Eight out of ten Canadians are readers, with the preponderance of them reading daily or weekly. Those are among the findings contained in BookNet Canada’s recent Canadian Leisure and Reading Study 2020, which aims to provide a snapshot of reading habits and patterns across the country.
BookNet, which tracks publishing, bookselling, and reading data in Canada, surveyed 1,266 people at the beginning of 2020. Of those, 1,000 were determined to be readers (having reported reading at least one book in the previous twelve months), while the remaining 266 were deemed non-readers.
Numbers of books read per year tended to increase according to age, with the largest percentages of frequent and avid readers (those who read twelve or more books in a year) being among people 65 and older. Respondents between the ages of eighteen and twenty-nine were keeping pace with their fifty-five- to sixty-four-year-old elders as frequent readers.
Book buying was also common, with 83% reporting having bought at least one book last year. Word-of-mouth was the biggest driver of discoverability (at 34%), followed by bookstore and public library recommendations (at 29% each). Online retailers (22%) and social media (18%) accounted for a smaller percentage of the ways in which readers discovered books, although online discovery went up unsurprisingly for those who reported only reading digital books.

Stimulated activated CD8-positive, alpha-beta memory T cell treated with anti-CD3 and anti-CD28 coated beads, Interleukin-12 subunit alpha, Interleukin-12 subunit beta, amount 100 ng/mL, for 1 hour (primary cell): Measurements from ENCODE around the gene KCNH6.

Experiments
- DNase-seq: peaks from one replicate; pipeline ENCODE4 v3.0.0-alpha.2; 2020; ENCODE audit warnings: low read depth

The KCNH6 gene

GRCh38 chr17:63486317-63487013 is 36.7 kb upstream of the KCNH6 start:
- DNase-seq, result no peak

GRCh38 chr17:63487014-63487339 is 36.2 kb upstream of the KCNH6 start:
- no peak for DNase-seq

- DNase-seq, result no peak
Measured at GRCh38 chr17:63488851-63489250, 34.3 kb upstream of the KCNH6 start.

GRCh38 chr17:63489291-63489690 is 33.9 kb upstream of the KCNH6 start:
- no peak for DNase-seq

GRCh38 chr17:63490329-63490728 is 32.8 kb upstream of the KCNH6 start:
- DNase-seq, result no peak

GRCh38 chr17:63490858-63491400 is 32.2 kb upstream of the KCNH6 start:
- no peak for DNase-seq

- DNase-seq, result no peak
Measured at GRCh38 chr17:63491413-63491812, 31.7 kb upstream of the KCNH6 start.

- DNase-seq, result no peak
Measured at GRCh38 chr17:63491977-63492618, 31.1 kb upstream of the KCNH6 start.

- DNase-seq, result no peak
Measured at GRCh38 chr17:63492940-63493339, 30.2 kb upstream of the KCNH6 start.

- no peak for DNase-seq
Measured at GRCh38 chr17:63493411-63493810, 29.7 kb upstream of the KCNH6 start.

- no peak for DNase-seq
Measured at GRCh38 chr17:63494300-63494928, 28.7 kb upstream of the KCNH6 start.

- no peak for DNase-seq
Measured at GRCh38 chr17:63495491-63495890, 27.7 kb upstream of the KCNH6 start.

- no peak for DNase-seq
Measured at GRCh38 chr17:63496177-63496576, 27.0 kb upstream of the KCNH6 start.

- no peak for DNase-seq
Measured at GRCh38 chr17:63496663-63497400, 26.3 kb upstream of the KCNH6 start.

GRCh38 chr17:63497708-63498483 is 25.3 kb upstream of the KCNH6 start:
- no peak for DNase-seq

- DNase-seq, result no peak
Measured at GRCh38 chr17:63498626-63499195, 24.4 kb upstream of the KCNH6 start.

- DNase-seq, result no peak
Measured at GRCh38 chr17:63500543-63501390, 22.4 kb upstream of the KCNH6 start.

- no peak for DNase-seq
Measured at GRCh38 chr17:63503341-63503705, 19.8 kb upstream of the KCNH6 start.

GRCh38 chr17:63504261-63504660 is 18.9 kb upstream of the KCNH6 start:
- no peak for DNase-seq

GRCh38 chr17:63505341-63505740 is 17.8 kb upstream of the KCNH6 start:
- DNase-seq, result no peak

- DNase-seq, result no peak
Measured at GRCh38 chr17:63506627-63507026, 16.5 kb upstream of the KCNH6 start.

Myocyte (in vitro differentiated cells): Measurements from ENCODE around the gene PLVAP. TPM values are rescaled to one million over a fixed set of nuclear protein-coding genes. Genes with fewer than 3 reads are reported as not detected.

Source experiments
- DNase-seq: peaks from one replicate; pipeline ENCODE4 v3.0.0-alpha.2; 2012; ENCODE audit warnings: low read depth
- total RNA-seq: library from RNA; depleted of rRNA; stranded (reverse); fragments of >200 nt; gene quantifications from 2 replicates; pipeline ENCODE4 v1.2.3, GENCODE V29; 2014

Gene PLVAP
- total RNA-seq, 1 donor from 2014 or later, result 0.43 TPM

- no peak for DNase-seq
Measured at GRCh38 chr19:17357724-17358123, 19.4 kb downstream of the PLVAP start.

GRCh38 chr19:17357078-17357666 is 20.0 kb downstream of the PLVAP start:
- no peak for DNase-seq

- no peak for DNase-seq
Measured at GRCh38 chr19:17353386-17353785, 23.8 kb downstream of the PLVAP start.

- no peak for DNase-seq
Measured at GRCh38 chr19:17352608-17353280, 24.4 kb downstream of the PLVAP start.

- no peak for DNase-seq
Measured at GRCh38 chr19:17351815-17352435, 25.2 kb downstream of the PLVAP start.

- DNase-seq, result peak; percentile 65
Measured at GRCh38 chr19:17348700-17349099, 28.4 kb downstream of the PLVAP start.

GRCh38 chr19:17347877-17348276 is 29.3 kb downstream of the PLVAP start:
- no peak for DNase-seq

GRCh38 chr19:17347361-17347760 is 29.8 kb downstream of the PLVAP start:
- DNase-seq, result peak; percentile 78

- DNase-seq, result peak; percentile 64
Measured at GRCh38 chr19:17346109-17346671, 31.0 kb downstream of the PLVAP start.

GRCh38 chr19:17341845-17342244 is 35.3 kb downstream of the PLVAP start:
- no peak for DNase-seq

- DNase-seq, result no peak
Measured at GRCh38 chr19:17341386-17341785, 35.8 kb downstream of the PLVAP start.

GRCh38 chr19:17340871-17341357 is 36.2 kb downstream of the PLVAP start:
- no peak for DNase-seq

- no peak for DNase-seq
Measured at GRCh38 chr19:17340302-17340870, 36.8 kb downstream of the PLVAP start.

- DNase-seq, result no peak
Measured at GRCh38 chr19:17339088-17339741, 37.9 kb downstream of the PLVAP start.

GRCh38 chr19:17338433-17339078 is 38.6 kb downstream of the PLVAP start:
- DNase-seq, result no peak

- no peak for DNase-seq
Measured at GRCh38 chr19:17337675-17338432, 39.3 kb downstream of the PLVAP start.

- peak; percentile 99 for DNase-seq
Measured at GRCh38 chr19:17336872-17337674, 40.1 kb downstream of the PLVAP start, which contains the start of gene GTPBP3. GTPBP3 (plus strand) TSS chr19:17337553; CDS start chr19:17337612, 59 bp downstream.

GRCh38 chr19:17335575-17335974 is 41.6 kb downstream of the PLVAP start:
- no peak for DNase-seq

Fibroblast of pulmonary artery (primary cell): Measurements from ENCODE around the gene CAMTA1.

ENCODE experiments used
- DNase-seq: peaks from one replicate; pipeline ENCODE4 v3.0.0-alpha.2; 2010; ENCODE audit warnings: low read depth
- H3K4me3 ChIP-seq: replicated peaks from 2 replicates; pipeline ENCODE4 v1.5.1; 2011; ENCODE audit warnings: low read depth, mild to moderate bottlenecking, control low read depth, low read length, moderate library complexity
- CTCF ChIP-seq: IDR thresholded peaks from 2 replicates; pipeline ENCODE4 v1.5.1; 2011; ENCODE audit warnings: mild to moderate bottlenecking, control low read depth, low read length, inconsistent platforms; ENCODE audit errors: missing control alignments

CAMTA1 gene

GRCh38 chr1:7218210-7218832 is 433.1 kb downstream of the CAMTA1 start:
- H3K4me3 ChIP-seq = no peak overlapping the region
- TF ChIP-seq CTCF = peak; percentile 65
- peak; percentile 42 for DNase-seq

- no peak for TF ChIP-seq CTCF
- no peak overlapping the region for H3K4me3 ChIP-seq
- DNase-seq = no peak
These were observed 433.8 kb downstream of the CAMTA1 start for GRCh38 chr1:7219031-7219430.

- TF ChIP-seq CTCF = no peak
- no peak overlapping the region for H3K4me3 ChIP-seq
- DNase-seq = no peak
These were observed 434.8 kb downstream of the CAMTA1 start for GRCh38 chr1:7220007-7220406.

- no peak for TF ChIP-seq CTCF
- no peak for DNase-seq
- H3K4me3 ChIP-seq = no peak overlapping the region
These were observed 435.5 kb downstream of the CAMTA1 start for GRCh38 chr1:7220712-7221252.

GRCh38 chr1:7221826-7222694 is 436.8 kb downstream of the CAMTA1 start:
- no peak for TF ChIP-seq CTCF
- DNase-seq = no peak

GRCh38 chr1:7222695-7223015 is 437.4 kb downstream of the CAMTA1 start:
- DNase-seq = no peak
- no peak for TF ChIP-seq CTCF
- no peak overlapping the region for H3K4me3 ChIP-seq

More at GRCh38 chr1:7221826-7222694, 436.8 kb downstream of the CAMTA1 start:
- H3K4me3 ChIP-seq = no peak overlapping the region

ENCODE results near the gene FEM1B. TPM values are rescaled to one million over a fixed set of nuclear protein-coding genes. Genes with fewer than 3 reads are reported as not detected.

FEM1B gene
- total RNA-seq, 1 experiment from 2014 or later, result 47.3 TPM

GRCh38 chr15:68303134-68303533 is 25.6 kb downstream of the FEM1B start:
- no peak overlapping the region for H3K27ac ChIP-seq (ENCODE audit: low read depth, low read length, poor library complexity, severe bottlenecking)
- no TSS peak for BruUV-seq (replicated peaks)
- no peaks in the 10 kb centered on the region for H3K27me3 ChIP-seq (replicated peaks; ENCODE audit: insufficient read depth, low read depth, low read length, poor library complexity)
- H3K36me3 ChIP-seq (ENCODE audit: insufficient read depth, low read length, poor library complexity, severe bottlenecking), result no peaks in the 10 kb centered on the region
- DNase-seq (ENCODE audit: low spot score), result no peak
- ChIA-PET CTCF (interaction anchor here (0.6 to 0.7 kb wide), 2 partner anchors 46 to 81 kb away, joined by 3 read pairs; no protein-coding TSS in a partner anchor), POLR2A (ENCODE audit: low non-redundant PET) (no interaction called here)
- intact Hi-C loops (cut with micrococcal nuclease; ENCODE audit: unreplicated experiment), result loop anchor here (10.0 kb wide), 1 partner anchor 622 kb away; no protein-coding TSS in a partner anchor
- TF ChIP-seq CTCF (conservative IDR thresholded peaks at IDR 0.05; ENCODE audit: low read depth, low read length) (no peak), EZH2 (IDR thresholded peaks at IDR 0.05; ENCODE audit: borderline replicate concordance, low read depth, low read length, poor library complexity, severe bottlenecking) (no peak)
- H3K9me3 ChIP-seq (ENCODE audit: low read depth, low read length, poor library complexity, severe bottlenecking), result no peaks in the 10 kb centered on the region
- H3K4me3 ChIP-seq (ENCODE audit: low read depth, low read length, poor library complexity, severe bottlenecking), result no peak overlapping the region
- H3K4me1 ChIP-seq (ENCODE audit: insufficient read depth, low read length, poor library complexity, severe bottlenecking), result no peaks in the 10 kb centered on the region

Print was the most desirable format for all age groups. The highest percentage of readers reporting a preference for ebooks (21%) was among those in the forty-five to fifty-four age group.
As for what people were reading, mysteries and thrillers were the most popular category in fiction, with non-fiction readers preferring history and biography/memoir. Science fiction follows mystery in preference, with literary fiction and short stories coming in fifth and sixth place. (Though literary fiction was the second-most popular genre among readers aged forty-five to fifty-four.)
One interesting statistic in BookNet’s survey finds that the more books people read, the better chance they would seek out books by and about BIPOC, disabled, queer, or other minority groups or individuals. Generally, there was large interest in books that have been adapted for other formats, such as television or movies, which is as unsurprising as it is depressing.
While it makes sense that people who read larger quantities of books would want to seek out more diverse subject matter and writers, it would be interesting to find out how much overlap there is in BookNet’s categories. For example, one presumes that at least some books adapted for television or movies were written by BIPOC, queer, or disabled authors. (Same with graphic novels, poetry, and books in a language other than English.)
The full text of BookNet’s Canadian Leisure and Reading Study 2020 can be accessed below.